WIU Graduate Theses Collection

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    A Study of the Board of Governors BA Degree Program
    (Western Illinois University, 1992-07) Baars, Judith, Ann
    The traditional college student population--recent high school graduates--is rapidly being displaced by a more non-traditional population--older students, especially women, in need of vocational preparation to enter or move upward in the occupational marketplace (Patterson and Blank, 1985). In order to appropriately respond to this shift in student populations, post-secondary institutions must begin to explore and consider rudimentary student characteristics--demographic information, learner motivation/interest, learner needs, and institutional needs. Current information indicates Western Illinois University's (WIU) current male population accounts for 59 % of the total Board of Governors population (BGU Semi-Annual Report 6/91). This finding is contrary to the findings of Patterson and Blank (1985). This enrollment anomaly is of particular interest to WIU Board of Governors BA degree staffers, in that it may potentially impact in a number of policy areas: affirmative action, rules, regulations, resource allocations, recruitment and programming. By examining both (a) the demographic characteristics of Board of Governors BA degree students, as well as (b) their objectives and/or rationales for enrolling in the program, it may be possible to both explain the enrollment anomaly as well as identify self-reported needs of the non-traditional student. This study attempted to develop a student profile of non-traditional students enrolled in the Board of Governors BA degree program at both Western Illinois University and the other four BGU institutions (Chicago State University, Eastern Illinois University, Governors State University, Northeastern Illinois University). A questionnaire developed by the researcher was administered to a random stratified sample of 308 Board of Governors BA degree students enrolled at Western Illinois University. In addition to requesting demographic information, questions were constructed to assess what attracted the students to the program, what made them decide to go to school at this time, whether they were full-time or part-time students and their occupational status. Objectives and influences in their decision to enter the degree program were rated on a 'likert-scaled' instrument. This information was compared to anecdotal data for the other four Board of Governors BA degree programs. Questions addressed were: In terms of the issue of gender, does the student population attending the WIU Board of Governors BA degree program significantly differ from the student population attending the other four Board of Governors BA degree programs? Are there significant differences between the demographic characteristics of students in the WIU Board of Governors BA degree program and those students enrolled in the other four Board of Governors degree programs? Do self-reported rationales for males in the WIU Board of Governors BA degree program significantly differ from the rationales reported by females in the WIU Board of Governors BA degree program? It was determined that, overall, the five institutions displayed remarkably similar male-female ratios. In almost all cases males outnumbered females. It was determined that demographic characteristics in general resembled each other across institutions even though certain specific subtleties did emerge. However, these delete primarily with locale-related issues. The female and male responses for Board of Governors BA degree students at WIU were very similar on all factors, i.e., location, learning, social, personal, and work, with females placing slightly more importance on all areas except work. The issue of work did yield a significant difference on the Univariate F-test and indicated that males were more likely than females to rate issues related to work as being important. One conclusion that can be reached on the basis of this study is that occupation is the driving factor behind male enrollment in the Board of Governors BA degree program at WIU. A possible explanation for this may be that men are more likely than women to be employed in middle management positions, and if they do not have a bachelors degree, they may be encouraged to obtain one. They need this type of program, which is not campus-based, to finish this degree. Being employed in fulltime careers may make taking on-campus courses impossible. This degree, unlike many non-traditional degrees, allows for flexibility in the manner in which credit is earned.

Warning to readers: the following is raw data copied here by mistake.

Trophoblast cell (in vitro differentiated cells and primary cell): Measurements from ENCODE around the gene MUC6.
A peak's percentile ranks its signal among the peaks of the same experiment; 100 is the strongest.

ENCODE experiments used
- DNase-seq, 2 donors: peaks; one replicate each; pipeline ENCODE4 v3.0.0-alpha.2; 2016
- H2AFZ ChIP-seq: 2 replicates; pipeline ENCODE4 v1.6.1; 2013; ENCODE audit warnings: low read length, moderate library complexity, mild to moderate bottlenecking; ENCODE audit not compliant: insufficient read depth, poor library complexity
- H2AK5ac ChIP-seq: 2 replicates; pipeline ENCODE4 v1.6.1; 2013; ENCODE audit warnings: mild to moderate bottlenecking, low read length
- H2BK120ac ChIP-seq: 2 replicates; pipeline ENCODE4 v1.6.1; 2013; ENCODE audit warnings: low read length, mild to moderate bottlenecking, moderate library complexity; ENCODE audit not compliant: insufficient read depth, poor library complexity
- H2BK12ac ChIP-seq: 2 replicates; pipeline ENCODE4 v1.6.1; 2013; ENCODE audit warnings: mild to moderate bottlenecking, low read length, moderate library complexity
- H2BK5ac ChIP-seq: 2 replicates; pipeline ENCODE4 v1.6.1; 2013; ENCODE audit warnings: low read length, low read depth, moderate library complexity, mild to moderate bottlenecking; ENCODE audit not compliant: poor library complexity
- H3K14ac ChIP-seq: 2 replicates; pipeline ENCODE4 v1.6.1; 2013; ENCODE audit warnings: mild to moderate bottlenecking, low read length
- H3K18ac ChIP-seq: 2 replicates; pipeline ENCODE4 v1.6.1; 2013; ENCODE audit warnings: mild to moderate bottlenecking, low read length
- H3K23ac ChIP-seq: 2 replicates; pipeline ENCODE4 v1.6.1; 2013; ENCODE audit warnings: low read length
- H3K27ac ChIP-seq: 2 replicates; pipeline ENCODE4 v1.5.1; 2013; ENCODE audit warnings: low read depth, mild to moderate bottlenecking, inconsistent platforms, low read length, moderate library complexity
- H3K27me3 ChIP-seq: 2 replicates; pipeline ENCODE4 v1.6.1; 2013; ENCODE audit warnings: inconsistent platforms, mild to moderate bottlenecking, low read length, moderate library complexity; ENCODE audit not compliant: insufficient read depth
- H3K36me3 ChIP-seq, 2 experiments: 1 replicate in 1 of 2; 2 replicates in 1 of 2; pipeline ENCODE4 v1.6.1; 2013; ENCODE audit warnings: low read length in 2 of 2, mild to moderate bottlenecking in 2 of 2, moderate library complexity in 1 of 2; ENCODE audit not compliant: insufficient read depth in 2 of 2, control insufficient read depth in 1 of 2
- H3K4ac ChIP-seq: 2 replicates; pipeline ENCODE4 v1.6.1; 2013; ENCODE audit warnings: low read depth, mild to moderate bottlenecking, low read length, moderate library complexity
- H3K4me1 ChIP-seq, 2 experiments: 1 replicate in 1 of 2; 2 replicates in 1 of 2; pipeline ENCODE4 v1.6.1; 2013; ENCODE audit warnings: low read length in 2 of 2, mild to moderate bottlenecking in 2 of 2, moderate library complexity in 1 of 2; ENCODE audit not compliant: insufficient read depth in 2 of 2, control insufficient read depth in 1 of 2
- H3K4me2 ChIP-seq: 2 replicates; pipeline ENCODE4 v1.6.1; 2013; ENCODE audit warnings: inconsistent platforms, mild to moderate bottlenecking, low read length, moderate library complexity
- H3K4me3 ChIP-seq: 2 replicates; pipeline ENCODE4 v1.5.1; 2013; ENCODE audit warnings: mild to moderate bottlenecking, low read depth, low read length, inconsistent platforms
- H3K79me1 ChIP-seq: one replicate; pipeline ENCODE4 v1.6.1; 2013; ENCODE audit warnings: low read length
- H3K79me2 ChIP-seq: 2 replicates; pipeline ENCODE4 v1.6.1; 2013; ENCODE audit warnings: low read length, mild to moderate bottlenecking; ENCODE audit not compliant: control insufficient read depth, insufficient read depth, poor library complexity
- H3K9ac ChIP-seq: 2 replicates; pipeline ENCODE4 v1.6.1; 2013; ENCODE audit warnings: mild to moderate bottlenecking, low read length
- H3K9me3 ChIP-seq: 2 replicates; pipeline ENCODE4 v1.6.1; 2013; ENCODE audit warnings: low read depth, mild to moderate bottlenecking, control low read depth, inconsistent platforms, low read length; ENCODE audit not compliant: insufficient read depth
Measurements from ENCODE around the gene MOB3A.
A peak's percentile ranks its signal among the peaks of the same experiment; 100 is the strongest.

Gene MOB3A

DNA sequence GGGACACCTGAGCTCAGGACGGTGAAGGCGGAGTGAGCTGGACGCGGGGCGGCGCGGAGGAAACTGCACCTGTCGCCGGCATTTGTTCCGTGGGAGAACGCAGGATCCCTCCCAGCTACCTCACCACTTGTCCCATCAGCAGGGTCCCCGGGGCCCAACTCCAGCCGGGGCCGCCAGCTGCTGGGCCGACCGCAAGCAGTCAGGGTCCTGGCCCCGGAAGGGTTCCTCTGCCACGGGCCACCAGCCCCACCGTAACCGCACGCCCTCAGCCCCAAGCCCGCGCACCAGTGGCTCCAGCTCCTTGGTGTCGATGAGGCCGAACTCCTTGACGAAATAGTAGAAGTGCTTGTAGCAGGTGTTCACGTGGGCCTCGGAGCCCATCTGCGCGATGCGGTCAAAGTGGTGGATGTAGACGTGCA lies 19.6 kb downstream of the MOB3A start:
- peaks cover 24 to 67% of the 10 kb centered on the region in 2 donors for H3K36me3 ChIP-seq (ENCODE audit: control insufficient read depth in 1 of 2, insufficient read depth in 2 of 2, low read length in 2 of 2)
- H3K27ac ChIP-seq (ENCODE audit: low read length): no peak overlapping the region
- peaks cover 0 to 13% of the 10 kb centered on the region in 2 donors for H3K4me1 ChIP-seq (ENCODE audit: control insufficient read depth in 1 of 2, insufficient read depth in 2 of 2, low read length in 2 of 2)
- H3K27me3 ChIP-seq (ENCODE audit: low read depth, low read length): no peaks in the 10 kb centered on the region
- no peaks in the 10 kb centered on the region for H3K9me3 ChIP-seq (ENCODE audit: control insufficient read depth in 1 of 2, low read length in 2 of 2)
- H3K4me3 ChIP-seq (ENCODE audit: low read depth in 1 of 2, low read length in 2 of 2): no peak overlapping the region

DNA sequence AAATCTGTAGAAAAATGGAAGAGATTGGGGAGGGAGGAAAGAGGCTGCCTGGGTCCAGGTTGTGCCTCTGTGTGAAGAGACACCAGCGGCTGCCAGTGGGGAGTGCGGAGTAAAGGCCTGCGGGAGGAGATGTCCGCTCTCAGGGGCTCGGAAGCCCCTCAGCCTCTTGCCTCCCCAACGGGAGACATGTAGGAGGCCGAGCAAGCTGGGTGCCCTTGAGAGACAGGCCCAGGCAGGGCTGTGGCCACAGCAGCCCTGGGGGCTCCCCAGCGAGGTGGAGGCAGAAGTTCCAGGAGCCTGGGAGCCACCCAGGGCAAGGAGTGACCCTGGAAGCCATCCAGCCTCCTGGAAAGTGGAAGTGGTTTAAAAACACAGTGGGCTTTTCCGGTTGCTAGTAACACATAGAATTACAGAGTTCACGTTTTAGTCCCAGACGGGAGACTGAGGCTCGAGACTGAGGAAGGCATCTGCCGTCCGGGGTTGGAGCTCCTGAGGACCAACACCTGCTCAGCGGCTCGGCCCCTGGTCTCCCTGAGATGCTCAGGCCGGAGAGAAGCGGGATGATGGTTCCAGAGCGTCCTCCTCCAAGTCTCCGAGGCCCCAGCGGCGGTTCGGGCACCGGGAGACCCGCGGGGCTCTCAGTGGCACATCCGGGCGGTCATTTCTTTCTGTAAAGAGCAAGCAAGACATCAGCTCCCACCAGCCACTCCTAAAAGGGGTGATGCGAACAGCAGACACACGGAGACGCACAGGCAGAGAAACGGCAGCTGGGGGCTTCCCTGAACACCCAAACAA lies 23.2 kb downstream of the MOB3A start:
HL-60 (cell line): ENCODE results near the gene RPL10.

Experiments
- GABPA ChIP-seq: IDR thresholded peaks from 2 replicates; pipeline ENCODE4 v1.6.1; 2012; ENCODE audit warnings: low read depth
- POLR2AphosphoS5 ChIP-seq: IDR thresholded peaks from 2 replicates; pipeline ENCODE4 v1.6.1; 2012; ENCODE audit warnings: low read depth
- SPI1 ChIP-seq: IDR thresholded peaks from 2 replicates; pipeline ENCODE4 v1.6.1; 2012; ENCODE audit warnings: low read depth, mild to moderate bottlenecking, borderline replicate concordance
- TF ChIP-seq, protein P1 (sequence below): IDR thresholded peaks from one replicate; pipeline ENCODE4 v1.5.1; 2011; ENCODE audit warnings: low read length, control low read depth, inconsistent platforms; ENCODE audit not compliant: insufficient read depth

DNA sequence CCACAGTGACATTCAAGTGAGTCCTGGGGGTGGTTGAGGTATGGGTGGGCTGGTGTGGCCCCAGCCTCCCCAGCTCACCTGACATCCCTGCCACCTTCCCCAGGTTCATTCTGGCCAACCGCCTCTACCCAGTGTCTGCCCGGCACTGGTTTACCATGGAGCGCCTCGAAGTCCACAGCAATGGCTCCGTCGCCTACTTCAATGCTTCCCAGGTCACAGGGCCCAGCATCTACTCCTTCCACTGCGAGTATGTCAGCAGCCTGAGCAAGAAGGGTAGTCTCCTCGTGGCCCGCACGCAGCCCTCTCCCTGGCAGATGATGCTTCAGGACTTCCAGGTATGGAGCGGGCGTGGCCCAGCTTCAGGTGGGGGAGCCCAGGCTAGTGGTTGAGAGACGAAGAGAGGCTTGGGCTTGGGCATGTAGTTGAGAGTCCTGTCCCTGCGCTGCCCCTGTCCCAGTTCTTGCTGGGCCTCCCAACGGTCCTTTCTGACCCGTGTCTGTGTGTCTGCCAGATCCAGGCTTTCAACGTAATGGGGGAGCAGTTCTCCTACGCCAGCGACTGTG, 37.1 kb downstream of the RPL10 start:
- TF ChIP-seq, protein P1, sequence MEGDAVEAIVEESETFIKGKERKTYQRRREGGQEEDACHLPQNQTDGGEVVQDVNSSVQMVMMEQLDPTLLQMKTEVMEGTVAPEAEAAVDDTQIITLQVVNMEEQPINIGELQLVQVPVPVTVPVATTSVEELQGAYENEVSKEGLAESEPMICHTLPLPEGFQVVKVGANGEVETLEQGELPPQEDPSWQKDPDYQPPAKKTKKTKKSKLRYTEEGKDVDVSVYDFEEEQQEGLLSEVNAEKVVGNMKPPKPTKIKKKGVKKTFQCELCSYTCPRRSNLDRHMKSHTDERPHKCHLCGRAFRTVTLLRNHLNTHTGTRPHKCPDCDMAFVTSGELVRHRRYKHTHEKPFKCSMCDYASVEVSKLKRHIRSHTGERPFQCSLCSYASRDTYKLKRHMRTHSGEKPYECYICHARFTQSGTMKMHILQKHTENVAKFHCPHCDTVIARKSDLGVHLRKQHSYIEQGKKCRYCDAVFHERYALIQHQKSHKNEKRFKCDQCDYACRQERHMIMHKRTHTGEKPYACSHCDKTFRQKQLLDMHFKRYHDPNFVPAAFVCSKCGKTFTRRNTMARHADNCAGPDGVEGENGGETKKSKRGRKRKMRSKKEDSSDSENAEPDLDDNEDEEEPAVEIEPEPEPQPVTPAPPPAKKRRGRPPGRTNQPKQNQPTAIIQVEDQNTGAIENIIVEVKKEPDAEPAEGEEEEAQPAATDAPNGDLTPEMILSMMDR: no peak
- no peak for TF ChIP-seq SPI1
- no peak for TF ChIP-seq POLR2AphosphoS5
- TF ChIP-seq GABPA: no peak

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    Anti-Semitism in the New Deal Era: The Case of Father Coughlin
    (Western Illinois University, 1970-07) Wolfe, Thomas Anthony